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  SOS Rhino : In The News : Newsletter : November 2006


SOS Rhino Review
November 2006

Welcome to the SOS Rhino Review, a newsletter about rhinos from SOS Rhino. You’ll find links to interesting articles here as well as updates on our efforts to save rhinos all over the world. Let us know if you’d rather not receive this newsletter.

And now, let's go to the rhino news.

1. Feature Stories
2. World Rhino News
3. Donor Appreciation
4. Find It On Our Web Site
5. Frequently Asked Questions
6. How You Can Help
7. Answers to Frequently Asked Questions
8. About Us


Full Stories Are Available Via Web Links

 

1. Feature Stories

SAVE THE RHINO

The rare Sumatran rhino is now an endangered species. Only 300 are struggling to survive in Sumatra (Indonesia) and in Sabah.

It is one of the least studied (and therefore least known) mammals because of its elusive character and remote dwellings.

Dr Nan Schaffer, the president of SOS Rhino, a non-profit international organisation, shares her concerns for the slowly diminishing numbers of these animals.

"The rhinos are endangered because of their loss of habitat. The pockets of rhinos on the reserves are too small and too far apart for a productive population. Vast lands separate individual rhinos so it is difficult for them to find each other," she explained.

Click to read the full news article


2. World Rhino News

Reproductive world first for zoo
A miracle of science has occurred at Western Plains Zoo. A group of Berlin reproductive experts and Western Plains Zoo veterinarians have performed a world first by successfully harvesting eggs from a black rhinoceros for the purpose of in-vitro fertilisation (IVF).

Click to read the full news article

Human footprint too big for nature
Beijing, China/Gland, Switzerland - The world's natural ecosystems are being degraded at a rate unprecedented in human history, according to a report released today by WWF, the global conservation organization.

Click to read the full news article


3. Donor Appreciation

SOS RHINO wishes to acknowledge the following individuals, organizations, and foundations for their generous support of our programs. Their support comes in many forms: donation of their expertise and time, funds for specific programs and equipment, and donation of products. THANK YOU!

Click HERE to view the list of our donors!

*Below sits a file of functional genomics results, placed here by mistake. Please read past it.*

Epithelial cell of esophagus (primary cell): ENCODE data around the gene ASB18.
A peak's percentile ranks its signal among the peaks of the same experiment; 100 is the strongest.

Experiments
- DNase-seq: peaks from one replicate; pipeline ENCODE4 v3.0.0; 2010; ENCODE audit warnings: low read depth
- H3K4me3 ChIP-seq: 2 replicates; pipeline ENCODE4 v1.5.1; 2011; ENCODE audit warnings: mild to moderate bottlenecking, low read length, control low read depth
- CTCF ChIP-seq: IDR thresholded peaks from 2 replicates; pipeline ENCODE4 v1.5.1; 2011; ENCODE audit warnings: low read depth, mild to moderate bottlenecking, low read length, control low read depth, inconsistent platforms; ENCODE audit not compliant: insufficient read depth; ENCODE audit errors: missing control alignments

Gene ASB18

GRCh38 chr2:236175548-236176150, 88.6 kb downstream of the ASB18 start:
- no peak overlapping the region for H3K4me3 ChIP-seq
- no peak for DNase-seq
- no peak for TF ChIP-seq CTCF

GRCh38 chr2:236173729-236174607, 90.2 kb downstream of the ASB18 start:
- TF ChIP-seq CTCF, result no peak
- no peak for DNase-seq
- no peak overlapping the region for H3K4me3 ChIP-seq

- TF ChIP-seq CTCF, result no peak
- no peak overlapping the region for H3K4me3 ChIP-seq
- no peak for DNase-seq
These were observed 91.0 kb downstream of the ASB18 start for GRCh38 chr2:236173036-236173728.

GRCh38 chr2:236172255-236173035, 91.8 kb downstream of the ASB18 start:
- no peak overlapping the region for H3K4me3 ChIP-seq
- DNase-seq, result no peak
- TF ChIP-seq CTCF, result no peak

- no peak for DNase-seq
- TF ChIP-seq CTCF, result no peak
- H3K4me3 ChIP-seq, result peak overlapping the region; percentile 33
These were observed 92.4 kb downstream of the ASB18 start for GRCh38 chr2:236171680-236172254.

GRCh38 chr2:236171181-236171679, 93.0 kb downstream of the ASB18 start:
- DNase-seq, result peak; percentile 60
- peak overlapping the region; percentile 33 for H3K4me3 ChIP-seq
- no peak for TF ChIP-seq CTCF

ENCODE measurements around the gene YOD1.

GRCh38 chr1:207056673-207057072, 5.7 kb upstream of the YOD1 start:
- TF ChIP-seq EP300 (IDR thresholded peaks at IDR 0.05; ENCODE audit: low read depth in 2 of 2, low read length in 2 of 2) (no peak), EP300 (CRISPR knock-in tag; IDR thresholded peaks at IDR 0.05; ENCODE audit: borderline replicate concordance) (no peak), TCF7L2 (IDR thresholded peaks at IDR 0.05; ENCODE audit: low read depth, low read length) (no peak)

4. Find It On Our Web Site

SOS Rhino and Tabin Wildlife Reserve announce the Rhino Survey Expedition in Borneo

The Rhino Survey Expedition in Borneo is a 7 Day, 6 Night program that combines a comfortable stay at the charming Tabin Wildlife Resort with a survey program where participants will join SOS Rhino Borneo’s Rhino Protection and Survey staff deep in the jungles of Tabin Wildlife Reserve, in search for signs of the elusive Sumatran rhino in its natural habitat.

Click to read the full news article

5. Frequently Asked Questions (FAQ)

1. TRUE OR FALSE: Rhino horns are not real horns.

2. What term is used to describe a congregation of rhinos?

3. What are the reasons for the continual decreasing rhino population?


6 . How You Can Help

Adopt a rhino, doc or keeper. Buy a t-shirt, hat, or video
There are only 300 Sumatran rhinos left on Earth. Without direct help from generous humans, they may never be seen again. We urge you to give what you can in the form of a donation – protect a rhino or adopt a rhino, doc, researcher, keeper, or purchase one of SOS Rhino’s products: a T-shirt, hat, or video. Visit today, and give from your heart.

Click to read the full news article

Contribute to the “SOS Rhino Annelisa Memorial Fund”
SOS Rhino has established memorial fund in Dr. Annelisa Kilbourn’s name to help continue her work dedicated to the survival of the Sumatran rhino in Malaysia. Contributions can be made by clicking the button below or mailed directly to SOS Rhino (checks should be made out to “SOS RHINO”)680 N. Lake Shore Drive, Chicago, IL 60611. attn: Annelisa Fund. 312.335.0868, fax 312.335.0076. Inquires emailed to info@sosrhino.org.

Click to read the full news article

Volunteer
SOS RHINO is looking for volunteers interested in helping us in our efforts to save the Sumatran rhinoceros. Our Borneo Team is studying the demographics of the remaining animals in Tabin Wildlife Reserve to determine when patrol units, habitat protection, or translocation may play a role in the rhinos' survival. Read more:

Click to read the full news article


7. Answers to Frequently Asked Questions


1. TRUE. Rhino horn grows from the rhino's skin and not from the skull like a true horn.

2. Modern writers refer to a congregation of rhinoceroses as a "crash". This is sometimes found in crosswords or quizzes. "Herd" would not be zoologically correct because rhinos do not stay in one group for long. Scientists still use "groups" for the rhinoceros and it is a correct term.

3. Its natural habitat is taken away by the growing human population. Land is converted for use in agriculture or roads, forests are still logged for hardwood. It is also highly priced for its horn, which is supposed to have medicinal properties. This belief is very common in Far Eastern countries like China.

8. About Us

SOS Rhino is a non-profit, international foundation dedicated to preserving the five rhinoceros species in their natural habitats. Our conservation programs combine research, education, marketing and advocacy, all working collectively to achieve sustainable results.

Through diverse stakeholder support, SOS Rhino develops and funds rhino conservation and awareness programs appropriate to individual countries, providing these countries with the information and tools to build lasting rhino conservation.

It is our goal to secure a place for this ancient animal in tomorrow’s world.

Click to read the full news article






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